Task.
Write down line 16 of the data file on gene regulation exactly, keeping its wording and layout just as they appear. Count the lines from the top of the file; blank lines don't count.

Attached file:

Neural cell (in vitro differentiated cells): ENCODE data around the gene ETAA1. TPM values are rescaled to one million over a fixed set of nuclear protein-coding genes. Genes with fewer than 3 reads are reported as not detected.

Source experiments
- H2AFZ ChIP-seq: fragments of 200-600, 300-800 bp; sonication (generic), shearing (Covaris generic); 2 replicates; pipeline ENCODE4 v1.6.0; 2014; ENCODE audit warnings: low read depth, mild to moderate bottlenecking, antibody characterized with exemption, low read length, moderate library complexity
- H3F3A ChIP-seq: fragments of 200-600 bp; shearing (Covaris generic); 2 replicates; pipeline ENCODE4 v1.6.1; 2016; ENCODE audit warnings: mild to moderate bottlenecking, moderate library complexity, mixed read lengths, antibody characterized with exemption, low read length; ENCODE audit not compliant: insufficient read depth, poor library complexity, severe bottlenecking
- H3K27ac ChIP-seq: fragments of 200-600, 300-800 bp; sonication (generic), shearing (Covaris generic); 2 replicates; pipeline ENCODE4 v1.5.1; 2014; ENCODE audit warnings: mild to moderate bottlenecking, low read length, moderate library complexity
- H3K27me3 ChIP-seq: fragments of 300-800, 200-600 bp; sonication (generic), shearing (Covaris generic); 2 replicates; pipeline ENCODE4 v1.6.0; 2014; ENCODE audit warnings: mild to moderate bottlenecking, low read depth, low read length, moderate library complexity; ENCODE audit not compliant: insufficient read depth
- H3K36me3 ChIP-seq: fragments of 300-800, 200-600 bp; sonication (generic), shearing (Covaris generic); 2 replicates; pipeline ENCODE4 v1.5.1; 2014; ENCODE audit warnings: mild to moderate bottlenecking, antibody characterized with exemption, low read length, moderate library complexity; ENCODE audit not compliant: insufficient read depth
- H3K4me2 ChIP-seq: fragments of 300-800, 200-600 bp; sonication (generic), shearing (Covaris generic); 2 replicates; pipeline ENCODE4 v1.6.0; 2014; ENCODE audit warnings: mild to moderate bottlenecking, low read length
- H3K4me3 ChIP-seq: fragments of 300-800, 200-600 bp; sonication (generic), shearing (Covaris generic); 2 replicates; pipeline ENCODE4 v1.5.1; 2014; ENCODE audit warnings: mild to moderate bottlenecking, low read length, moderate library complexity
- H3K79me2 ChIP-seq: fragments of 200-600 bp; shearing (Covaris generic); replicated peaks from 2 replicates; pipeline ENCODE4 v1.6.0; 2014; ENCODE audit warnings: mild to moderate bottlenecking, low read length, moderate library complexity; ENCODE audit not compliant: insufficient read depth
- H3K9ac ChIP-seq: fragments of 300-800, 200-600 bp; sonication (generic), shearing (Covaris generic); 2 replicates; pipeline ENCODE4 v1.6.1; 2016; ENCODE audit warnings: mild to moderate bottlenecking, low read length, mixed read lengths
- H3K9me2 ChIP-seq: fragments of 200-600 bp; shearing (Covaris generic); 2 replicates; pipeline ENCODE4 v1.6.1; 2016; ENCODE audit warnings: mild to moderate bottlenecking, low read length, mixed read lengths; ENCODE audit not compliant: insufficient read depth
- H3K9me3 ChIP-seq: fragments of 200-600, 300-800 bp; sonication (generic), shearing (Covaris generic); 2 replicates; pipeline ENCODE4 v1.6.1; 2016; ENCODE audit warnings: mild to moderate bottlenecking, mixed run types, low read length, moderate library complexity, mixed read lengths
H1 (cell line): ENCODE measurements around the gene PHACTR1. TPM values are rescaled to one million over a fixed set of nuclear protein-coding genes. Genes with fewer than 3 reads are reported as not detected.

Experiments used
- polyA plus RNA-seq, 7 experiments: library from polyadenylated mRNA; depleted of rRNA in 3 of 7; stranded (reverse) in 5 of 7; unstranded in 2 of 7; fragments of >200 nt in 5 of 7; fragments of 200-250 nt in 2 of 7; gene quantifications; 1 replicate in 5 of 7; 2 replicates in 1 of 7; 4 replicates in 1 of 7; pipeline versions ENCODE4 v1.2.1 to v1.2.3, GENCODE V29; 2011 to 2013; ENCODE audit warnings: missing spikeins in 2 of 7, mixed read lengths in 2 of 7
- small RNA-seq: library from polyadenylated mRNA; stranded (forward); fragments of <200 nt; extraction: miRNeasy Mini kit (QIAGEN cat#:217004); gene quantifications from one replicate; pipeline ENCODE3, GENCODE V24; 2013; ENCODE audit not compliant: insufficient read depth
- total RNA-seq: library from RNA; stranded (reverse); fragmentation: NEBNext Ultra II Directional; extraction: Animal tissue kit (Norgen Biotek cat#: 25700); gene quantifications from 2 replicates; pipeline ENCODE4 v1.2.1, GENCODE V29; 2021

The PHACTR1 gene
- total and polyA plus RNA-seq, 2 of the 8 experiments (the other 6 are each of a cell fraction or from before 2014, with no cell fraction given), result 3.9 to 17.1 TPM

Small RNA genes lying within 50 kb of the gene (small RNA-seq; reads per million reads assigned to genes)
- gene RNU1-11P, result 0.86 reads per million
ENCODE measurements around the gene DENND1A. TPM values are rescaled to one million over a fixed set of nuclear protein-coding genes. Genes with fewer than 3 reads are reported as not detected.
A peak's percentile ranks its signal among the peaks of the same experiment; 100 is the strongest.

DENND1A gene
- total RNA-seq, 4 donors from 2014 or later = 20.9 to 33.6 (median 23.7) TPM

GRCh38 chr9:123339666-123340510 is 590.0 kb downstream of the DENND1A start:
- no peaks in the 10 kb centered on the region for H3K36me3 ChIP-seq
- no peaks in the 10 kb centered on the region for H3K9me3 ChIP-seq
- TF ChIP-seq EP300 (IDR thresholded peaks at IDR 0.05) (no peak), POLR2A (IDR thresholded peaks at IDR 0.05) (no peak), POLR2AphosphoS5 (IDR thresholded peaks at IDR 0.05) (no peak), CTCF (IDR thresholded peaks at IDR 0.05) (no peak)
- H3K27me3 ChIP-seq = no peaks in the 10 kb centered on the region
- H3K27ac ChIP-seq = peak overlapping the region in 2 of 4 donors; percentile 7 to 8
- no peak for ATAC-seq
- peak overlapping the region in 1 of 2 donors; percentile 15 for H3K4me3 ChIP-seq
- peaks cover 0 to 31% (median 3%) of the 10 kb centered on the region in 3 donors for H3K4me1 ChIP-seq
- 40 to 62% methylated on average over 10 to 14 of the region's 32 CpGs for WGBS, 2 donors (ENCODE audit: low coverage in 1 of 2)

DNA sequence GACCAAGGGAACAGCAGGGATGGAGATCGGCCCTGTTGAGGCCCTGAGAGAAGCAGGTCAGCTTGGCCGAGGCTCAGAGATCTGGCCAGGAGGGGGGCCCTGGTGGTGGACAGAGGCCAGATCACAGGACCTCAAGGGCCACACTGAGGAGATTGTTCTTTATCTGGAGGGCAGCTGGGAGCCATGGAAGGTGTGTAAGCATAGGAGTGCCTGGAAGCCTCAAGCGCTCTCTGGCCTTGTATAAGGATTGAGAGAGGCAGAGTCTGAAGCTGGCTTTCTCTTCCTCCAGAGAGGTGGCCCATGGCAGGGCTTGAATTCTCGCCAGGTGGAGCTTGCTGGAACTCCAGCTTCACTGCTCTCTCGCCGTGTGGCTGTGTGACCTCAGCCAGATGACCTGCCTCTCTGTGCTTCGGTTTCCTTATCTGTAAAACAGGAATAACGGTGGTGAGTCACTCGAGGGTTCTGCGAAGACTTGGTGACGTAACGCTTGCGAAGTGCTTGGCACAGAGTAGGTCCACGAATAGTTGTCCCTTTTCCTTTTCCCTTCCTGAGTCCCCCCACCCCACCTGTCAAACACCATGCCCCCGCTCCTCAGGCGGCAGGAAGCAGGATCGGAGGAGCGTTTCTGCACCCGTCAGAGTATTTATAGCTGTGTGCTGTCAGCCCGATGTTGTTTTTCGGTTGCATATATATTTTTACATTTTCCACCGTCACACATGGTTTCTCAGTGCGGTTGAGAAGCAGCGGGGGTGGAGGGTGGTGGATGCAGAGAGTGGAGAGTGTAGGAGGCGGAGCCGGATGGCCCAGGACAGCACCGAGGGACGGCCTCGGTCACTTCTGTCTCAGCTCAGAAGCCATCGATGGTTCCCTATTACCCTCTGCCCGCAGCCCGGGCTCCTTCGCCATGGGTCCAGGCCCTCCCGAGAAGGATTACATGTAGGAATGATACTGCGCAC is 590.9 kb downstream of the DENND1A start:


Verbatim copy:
- polyA plus RNA-seq, 7 experiments: library from polyadenylated mRNA; depleted of rRNA in 3 of 7; stranded (reverse) in 5 of 7; unstranded in 2 of 7; fragments of >200 nt in 5 of 7; fragments of 200-250 nt in 2 of 7; gene quantifications; 1 replicate in 5 of 7; 2 replicates in 1 of 7; 4 replicates in 1 of 7; pipeline versions ENCODE4 v1.2.1 to v1.2.3, GENCODE V29; 2011 to 2013; ENCODE audit warnings: missing spikeins in 2 of 7, mixed read lengths in 2 of 7